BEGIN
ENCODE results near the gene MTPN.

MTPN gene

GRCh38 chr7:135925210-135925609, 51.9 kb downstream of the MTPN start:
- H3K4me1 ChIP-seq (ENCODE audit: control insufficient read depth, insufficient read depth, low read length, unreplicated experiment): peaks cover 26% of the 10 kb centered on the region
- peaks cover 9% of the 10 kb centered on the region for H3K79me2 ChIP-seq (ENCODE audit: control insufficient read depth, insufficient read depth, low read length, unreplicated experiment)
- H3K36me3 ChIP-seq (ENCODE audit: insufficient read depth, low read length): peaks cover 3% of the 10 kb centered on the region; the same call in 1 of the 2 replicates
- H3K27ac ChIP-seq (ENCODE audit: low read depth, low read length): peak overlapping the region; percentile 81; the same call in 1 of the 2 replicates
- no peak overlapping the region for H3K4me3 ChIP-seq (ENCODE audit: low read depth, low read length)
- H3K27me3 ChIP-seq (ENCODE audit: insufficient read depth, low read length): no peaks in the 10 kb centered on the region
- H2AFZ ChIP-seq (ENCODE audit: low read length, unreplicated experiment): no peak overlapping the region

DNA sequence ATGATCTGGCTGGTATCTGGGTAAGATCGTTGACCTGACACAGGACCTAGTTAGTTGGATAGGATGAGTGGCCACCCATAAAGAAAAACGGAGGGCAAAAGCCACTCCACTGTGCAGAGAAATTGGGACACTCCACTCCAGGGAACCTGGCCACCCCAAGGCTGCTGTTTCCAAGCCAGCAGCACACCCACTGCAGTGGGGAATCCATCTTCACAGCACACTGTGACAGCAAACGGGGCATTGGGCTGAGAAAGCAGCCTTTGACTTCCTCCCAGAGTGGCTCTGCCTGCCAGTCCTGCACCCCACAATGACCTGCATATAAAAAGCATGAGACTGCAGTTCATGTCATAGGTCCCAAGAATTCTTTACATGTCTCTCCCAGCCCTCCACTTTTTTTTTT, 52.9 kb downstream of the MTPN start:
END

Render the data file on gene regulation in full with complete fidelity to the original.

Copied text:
ENCODE results near the gene MTPN.

MTPN gene

GRCh38 chr7:135925210-135925609, 51.9 kb downstream of the MTPN start:
- H3K4me1 ChIP-seq (ENCODE audit: control insufficient read depth, insufficient read depth, low read length, unreplicated experiment): peaks cover 26% of the 10 kb centered on the region
- peaks cover 9% of the 10 kb centered on the region for H3K79me2 ChIP-seq (ENCODE audit: control insufficient read depth, insufficient read depth, low read length, unreplicated experiment)
- H3K36me3 ChIP-seq (ENCODE audit: insufficient read depth, low read length): peaks cover 3% of the 10 kb centered on the region; the same call in 1 of the 2 replicates
- H3K27ac ChIP-seq (ENCODE audit: low read depth, low read length): peak overlapping the region; percentile 81; the same call in 1 of the 2 replicates
- no peak overlapping the region for H3K4me3 ChIP-seq (ENCODE audit: low read depth, low read length)
- H3K27me3 ChIP-seq (ENCODE audit: insufficient read depth, low read length): no peaks in the 10 kb centered on the region
- H2AFZ ChIP-seq (ENCODE audit: low read length, unreplicated experiment): no peak overlapping the region

DNA sequence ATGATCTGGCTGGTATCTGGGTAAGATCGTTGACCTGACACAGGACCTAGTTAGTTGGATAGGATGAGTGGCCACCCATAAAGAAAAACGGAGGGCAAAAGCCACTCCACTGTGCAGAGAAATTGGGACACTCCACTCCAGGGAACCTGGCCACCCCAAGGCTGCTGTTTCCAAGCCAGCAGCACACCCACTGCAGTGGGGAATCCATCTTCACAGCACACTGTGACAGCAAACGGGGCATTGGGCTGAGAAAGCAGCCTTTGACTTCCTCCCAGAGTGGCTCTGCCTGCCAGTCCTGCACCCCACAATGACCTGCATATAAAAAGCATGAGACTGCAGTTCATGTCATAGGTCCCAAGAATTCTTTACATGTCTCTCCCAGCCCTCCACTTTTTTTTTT, 52.9 kb downstream of the MTPN start: